Arts in Medicine: three American masterpieces as a tool for healing
By Zoe Fortin
Art can heal. Perhaps no one knows this better than the patients and staff of NYC Health + Hospitals. During the 1930s, the Works Progress Administration (WPA) began commissioning artists to create artworks and illuminate government buildings, which included the hospital network. Today, with more than 3,000 works of art installed in lobbies, waiting rooms, corridors and patient rooms across its facilities, NYC Health + Hospitals holds the largest public art collection in New York City.
But now, the art collection has found new support and new meaning with the Arts in Medicine initiative, launched by the Laurie M. Tisch Illumination Fund (LMTIF) in February 2019. With a $1.5 million grant, the program will significantly expand the offerings of the public health system, which serves 1.1 million New Yorkers annually. Taking advantage of NYC Health + Hospitals’ extensive collection, the Arts in Medicine program will introduce new initiatives such as guided art-viewing sessions created to enhance focus as well as collaborations between artists in residence, staff, and community members.
“NYC Health + Hospitals is in the vanguard of hospital systems across the country using the arts as a tool for healing,” said Laurie M. Tisch, Founder and President of the Laurie M. Tisch Illumination Fund. “We know from decades of research that the arts have an important role to play in reducing stress and helping individuals in their healing process.” Below, we look at three of the works included in the collection, featured in these incredible new programs
1. "The Sum Of The Squares Of The Houses" (1973) by Alfred Jensen
On view at the Bellevue Hospital in Manhattan, The Sum Of The Squares Of The Houses (1973) is a bright grid of smaller squares, executed in thick oil impasto. The Sum of the Squares Of the Houses acts as a nod to Jensen’s signature style: the artist often squeezed paint straight out of the tube, spreading it over the surface with a palette knife. As the title of the work suggests, Jensen was an intellectual, inspired by ancient mathematical and numerical systems, as well as color theory, physics, astronomy, and ancient calendars and architecture, perhaps the result of his early education in Guatemala where Jensen was exposed to Mayan archeology. His checkerboard abstractions, including this work which is part of the Arts in Medicine program, “caused considerable puzzlement,” reported Peter Schjeldahl in 1972, “but before long he was being touted, along with artists several decades his junior, as a pioneer of “Post‐Painterly” or “Minimal” painting.”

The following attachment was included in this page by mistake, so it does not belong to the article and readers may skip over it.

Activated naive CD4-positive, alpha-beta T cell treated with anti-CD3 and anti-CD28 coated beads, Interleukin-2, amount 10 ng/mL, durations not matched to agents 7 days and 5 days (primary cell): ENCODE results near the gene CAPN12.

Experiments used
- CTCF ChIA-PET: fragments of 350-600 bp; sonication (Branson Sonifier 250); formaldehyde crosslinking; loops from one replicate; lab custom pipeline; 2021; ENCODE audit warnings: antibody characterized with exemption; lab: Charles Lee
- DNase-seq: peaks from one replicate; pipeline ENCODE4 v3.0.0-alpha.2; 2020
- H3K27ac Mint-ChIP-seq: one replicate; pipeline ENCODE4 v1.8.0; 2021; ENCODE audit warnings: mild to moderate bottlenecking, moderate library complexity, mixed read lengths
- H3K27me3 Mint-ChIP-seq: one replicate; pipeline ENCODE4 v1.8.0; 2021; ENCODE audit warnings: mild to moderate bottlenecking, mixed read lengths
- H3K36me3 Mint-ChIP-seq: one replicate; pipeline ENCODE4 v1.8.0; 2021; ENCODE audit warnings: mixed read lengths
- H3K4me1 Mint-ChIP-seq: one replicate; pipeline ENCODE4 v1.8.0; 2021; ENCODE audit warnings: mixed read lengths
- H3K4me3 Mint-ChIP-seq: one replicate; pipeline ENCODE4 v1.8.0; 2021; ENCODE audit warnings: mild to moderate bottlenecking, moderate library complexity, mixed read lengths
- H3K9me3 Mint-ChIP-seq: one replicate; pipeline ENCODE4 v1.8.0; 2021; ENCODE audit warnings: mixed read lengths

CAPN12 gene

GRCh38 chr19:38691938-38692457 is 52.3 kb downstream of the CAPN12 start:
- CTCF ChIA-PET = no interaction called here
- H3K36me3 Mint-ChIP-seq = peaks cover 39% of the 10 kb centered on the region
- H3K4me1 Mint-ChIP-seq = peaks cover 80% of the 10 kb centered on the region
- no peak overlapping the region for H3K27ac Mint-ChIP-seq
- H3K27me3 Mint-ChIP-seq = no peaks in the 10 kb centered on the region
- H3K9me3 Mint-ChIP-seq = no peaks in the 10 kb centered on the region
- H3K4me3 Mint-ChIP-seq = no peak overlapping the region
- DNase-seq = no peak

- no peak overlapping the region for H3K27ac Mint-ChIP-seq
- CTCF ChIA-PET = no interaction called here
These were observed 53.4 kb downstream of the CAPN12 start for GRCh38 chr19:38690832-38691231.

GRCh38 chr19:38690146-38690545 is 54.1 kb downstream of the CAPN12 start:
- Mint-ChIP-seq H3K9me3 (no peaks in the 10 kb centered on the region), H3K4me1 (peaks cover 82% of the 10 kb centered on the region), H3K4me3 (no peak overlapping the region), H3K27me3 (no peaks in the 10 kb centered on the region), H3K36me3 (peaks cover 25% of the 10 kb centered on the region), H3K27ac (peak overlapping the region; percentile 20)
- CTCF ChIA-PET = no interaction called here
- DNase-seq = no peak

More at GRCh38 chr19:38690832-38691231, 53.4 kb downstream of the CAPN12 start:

2. "Man Emerging" (1969) by Charles Alston
Also part of the Arts in Medicine program, Man Emerging is a mosaic tile mural, located in the Main Lobby of the Harlem Hospital Center. Created during the height of the Civil Rights era, Man Emerging depicts a group of people: black and white women, men, and children are walking together, symbolizing that “man” can be understood as encompassing all humankind.
Also on view at the Harlem Hospital Center are two earlier works by Charles Alston, Magic in Medicine and Modern Medicine. Commissioned in 1936 by the WPA, they were among the first major U.S.- government commissions awarded to African American artists. Restored in 2005, the diptych explores traditional and modern healing practices in Africa and in the United States.
3. "Untitled" (1974) by Romare Bearden
Like Charles Alston, Romare Bearden created several works for the city’s public hospitals, through WPA commissions, and the Bellevue Hospital is home to Untitled (1974) and Cityscape (1976), a photo-silkscreen and collage mural depicting scenes from Harlem. Both were executed following Bearden’s exhibition at the Museum of Modern Art (MoMA) in 1971 and are on view in the exact hospital where he was treated after collapsing on the street in 1956, realizing then, “I just had to be a painter, that was it.” Now Untitled, which depicts a colorful rural scene, is being used in the new programs funded by the Laurie M. Tisch Illumination Fund, and, perhaps, inspiring future artists.
Cover image: Charles Henry Alston, American, 1907–1977. Man Emerging, 1969.
2. Peter Schjeldahl, “Ever Intimidated by a Painting?,” The New York Times, 28 May 1972, p. D17
3. Paul Trachtman, “Romare Bearden: Man of Many Parts,” Smithsonian Magazine, February 2004